It turns out that writing truths is hard. Writing depth and richness is difficult. But you know what isn’t quite as difficult?

Set dressing.

Why bother trying to represent the inherent contradictions between the spoken morals and practiced actions of my culture, when I could instead pepper my writing with Indian names? Why twist myself into emotional knots trying to speak about the burdens of parental expectations in a culture where individuality is an inchoate concept, when I could instead name-drop festivals and landmarks? Why not craft an illusion of diversity?

You may have noticed the tinge of anxiety. As a child, I was never anxious with myself: I didn’t know better. But when trying to write truth, there is an undeniable sense of fear. Imposter syndrome nipped at my ankles; I was constantly worried there was someone better to tell the stories I had in mind. The fear of representing my culture and people badly, of somehow hurting a centuries-old civilization with a few poorly chosen words, gnawed at the back of my mind. I wondered if I was being too honest or too complex, or too alienating.

No. In my mind, the stakes were too high. It was better to rely on set dressing, on shiny baubles and lifted Hindi words, and hope the illusion would hold. Here’s an example of something I wrote during this phase:

In the bustling streets of Rajpur, the air was thick with the aroma of spices. Anika, in her vibrant sari, weaved through the crowd, her bangles clinking. Stalls were piled high with sweets, with kachoris and modaks and gulab jamuns, and the smell of spices and beedi smoke hung in the air. If it weren’t Diwali, Anika would have stopped and spent hours sampling goods, until either Amma or Appa found her and dragged her home.

Analyze this paragraph, and I think you’ll find there’s plenty of set dressing, but precious little substance. The marks of South Asian and Indian culture feature heavily in clothing, food, and names. This single paragraph has all the genericisms you would expect of India: color, lights, delicious food, and Diwali. The culture is treated as a “simple good”: reduced to the barest surface attributes played for compliments and to build a sense of a world, but without having to conduct a deeper examination.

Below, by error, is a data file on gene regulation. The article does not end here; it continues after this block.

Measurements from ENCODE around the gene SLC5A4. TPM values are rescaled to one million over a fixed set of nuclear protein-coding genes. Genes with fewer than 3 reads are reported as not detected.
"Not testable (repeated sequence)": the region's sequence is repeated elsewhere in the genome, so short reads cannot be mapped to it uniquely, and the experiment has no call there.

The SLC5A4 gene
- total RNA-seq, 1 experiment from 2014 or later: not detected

My aim with these stories was clear: I wrote what I thought editors might enjoy reading.

Did that work? Honestly, it did, a little bit. Set dressing has no substance, but it can certainly make a story stand out. Amid a sea of identical pieces, one with a little sprucing up and a little sense of uniqueness will stick out enough to be chosen at least a few times.

But this minor success came with a tremendous drawback. More and more, I felt like I was lying. I realized that the validation I wanted was not just being published, it was being published for writing the things I wanted. My achievements felt hollow because my writing was hollow: a carefully controlled voice and delicately crafted messages designed to be inoffensive, and shallow, and pleasant, but never challenging.

So far, I’ve laid out a progression. As a child, I was honest, if unskilled. As an adult, I first wrote bland lies, and then, slightly less bland lies, all with the aim of pleasing others with my work. The natural conclusion is for me to say, “Hey, I figured it out, and now I can write fulfilling, truthful stories, and teach you how to do the same.”

That, unfortunately, would also be a lie. I’m not sure there’s a single defined template for moving beyond set dressing, or for being truly, completely authentic to your experiences and roots.